5_ThingsFirst introduced in 1995, the always-popular provisional patent application process has become even more widely used since the America Invents Act switched the U.S. patent system to a first-to-file standard in March 2013.

In some circles, provisional applications have a reputation as a tool of insufficiently prepared or excessively improvisational patent prosecutions, which may be why some IP law firms actively avoid using them. Provisional applications can be useful tools of strategy, however, if one is aware of their benefits and drawbacks. Here are five of the big ones:

Provisional applications are not reviewed by a USPTO examiner.

In fact, provisional applications are not reviewed by the USPTO at all. They are merely acknowledged, and that acknowledgment starts the clock on an applicant’s 12-month window to file a completed regular application. If the applicant fails to file that application within 12 months of the provisional application’s receipt date at the USPTO, the provisional application expires. Unlike a regular patent application, a provisional application cannot be abandoned and later revived. If the provisional application expires, the applicant is back to square one.

A provisional application can “hold a spot in line” for a later, regular application.

In doing so, the provisional application imbues the later application with its priority date under the first-to-file system. That means the full application will be treated as though it were received on the date the provisional application was submitted. A provisional application is not, however, used in the determination of a patent’s duration. Because of this, a provisional application can effectively be used to give a patent a “bonus year” of patent protection at the start of the standard 20-year term.

If you file a provisional application, file a good one.

Just because a provisional application holds an invention’s place in the priority queue does not mean it should be treated as a mere placeholder. As patent attorney Gene Quinn has pointed out on IPWatchdog, filing a poorly drafted provisional application before an invention is fully ready can give competitive rivals ammunition to challenge a patent in the future. Even though the provisional application will not be scrutinized by an examiner, it could later become dated evidence that an effective invention did not exist at the time it was filed. How can an applicant prove that an invention existed at the time of the provisional application? That leads to the next point:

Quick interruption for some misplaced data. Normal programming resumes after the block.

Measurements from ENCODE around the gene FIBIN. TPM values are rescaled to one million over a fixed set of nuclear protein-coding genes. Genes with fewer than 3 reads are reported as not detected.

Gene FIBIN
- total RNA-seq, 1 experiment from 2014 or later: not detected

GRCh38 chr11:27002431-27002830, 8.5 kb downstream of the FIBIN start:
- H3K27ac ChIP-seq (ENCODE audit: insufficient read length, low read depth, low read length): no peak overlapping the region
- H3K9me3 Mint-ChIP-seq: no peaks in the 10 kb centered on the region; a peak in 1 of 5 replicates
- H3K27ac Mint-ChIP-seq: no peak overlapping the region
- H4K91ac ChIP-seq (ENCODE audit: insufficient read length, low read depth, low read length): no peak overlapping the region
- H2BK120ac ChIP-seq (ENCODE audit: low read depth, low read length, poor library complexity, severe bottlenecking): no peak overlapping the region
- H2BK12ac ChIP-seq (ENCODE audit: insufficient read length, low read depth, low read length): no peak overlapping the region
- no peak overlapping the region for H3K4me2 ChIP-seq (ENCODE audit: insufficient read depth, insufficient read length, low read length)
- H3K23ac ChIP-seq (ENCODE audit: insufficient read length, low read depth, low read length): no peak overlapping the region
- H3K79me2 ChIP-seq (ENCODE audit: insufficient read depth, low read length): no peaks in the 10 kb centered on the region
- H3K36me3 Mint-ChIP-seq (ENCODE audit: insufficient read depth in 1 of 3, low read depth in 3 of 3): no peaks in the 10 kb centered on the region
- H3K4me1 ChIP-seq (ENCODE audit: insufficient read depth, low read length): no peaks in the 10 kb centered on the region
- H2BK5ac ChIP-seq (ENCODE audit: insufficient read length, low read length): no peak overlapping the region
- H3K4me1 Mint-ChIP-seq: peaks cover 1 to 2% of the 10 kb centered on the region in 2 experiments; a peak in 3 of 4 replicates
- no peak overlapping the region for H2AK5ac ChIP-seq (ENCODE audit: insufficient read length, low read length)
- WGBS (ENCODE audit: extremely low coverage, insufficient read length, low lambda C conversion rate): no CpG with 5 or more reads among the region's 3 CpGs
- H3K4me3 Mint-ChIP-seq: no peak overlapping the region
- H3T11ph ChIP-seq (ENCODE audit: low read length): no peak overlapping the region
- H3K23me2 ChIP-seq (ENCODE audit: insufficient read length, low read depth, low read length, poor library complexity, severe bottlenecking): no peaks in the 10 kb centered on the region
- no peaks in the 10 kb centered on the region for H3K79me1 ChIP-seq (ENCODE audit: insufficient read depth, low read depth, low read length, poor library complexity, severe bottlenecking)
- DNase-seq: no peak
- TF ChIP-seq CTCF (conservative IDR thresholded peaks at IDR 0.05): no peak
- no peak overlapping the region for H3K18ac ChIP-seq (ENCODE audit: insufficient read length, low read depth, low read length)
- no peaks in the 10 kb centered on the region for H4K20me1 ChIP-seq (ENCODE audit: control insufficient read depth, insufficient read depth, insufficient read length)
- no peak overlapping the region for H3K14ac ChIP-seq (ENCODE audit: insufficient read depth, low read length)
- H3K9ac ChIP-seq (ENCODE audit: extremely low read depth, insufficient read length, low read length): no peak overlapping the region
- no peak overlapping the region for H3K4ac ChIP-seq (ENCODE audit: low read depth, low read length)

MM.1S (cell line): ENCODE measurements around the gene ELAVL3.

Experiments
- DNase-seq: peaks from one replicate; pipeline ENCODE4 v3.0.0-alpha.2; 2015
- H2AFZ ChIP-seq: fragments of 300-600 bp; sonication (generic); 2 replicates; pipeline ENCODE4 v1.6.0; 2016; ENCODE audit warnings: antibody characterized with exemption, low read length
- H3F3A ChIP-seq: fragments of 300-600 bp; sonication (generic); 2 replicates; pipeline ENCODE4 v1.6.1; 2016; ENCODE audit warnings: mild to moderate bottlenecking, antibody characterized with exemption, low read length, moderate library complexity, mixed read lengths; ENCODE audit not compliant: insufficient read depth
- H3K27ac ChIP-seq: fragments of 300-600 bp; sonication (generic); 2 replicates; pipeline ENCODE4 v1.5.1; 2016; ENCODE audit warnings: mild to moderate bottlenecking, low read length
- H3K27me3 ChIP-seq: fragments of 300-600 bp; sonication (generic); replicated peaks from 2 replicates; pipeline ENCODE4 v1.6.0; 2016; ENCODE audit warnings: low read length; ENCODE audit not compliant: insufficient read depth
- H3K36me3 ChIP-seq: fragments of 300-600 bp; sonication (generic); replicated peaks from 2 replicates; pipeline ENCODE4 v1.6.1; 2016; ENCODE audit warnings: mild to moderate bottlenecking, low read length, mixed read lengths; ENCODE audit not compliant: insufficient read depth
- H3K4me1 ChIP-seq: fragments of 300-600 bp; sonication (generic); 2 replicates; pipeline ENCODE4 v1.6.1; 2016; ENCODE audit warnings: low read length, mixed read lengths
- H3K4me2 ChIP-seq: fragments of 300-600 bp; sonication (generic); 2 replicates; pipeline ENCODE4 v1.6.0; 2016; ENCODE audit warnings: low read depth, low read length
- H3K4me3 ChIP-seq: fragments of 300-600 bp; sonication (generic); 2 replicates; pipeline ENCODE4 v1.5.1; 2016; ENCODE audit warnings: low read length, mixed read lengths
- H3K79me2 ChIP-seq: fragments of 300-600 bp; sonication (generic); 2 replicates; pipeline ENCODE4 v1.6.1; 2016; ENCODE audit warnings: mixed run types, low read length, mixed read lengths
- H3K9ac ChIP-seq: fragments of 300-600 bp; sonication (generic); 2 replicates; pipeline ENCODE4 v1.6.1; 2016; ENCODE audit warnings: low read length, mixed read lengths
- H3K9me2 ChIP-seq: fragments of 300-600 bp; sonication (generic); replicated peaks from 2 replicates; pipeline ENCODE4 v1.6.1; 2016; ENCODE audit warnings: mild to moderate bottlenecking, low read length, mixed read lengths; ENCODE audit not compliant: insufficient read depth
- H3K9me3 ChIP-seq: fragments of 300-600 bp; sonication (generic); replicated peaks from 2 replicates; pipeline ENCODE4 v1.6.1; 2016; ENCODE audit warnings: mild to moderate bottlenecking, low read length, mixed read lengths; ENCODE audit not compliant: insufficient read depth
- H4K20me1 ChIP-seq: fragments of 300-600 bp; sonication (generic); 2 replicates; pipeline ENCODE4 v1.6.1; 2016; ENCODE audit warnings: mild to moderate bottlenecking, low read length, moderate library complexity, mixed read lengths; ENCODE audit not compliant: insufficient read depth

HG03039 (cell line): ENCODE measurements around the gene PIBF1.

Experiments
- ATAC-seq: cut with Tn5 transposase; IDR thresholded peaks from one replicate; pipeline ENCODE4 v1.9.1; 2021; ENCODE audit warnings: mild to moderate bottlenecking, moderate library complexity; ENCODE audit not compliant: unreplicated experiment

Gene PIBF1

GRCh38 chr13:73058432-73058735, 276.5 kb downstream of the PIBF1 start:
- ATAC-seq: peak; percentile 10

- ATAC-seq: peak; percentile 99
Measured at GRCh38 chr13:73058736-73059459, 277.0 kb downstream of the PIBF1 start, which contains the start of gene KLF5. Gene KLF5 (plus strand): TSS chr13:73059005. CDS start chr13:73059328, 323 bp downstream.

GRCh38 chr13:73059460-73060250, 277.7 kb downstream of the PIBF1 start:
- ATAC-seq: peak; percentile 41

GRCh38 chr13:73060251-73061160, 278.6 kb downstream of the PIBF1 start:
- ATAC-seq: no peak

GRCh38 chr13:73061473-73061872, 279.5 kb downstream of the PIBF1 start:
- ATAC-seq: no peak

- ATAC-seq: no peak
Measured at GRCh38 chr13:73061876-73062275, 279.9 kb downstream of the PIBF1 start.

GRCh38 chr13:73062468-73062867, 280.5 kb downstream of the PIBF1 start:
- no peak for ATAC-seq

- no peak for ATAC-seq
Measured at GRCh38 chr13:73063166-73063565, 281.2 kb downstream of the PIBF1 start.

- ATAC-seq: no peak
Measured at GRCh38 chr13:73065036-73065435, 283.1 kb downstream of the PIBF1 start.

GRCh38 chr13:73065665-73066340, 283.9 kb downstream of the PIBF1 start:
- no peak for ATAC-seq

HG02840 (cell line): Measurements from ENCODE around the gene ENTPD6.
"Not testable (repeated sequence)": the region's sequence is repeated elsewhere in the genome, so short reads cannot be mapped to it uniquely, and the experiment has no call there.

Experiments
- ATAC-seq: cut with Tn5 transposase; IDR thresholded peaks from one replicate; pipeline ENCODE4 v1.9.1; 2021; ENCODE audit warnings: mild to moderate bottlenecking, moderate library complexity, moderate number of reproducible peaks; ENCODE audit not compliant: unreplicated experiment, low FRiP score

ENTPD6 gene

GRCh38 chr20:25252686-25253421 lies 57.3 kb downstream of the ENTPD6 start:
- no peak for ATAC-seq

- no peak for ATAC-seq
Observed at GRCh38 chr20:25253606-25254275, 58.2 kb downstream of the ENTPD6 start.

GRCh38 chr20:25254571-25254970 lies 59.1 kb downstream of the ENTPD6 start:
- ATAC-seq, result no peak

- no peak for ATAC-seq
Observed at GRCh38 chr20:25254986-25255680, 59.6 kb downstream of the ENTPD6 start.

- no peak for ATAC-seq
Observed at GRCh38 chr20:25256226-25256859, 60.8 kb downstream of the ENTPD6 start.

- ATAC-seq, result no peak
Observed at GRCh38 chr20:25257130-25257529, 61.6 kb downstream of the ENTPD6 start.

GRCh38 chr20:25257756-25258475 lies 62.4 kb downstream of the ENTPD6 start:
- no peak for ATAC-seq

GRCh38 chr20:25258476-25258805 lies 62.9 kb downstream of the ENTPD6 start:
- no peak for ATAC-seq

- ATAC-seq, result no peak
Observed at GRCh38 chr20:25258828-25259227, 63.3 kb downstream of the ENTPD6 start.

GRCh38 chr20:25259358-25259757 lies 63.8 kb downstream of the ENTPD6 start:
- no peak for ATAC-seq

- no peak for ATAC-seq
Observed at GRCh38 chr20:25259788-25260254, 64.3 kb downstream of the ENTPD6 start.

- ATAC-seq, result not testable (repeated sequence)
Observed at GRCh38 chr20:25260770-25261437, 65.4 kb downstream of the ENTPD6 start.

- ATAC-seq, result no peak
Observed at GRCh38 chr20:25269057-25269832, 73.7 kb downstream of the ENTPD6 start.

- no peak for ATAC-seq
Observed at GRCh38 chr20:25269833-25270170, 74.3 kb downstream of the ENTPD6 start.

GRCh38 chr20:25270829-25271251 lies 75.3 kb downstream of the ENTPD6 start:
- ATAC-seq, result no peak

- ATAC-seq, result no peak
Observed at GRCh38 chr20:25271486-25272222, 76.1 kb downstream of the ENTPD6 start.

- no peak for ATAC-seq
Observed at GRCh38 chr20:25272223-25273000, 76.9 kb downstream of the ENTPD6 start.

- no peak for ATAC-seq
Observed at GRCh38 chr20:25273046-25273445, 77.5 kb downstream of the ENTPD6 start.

A provisional application still requires full disclosure of the invention.

A provisional application does not grant an inventor a 12-month window to devise or complete the articulation of an idea for an invention. The invention must be describable enough to comply with USC 35 Section 112 on Specification. To provide effective protection for the eventual patent, the disclosure of the invention on the provisional application should be all but identical to the description that appears on the later, regular application. The invention must exist. The main benefit of the provisional application, from a prosecutorial preparation perspective, is that even though the invention must be described, its patentability does not yet need to be argued. That is because…

Provisional patent applications do not require claims.

Though an invention must be described in a provisional application, the applicant need not specify any claims for the invention. Those can be withheld until the submission of the full application, up to 12 months later. There is some controversy over the wisdom of not submitting any claims, and some patent attorneys choose to submit very broad claims rather than none at all. These reduced requirements, in addition to the lower fees associated with a provisional application, have made it a popular option not only for large IP-driven companies but also for smaller firms and individual inventors.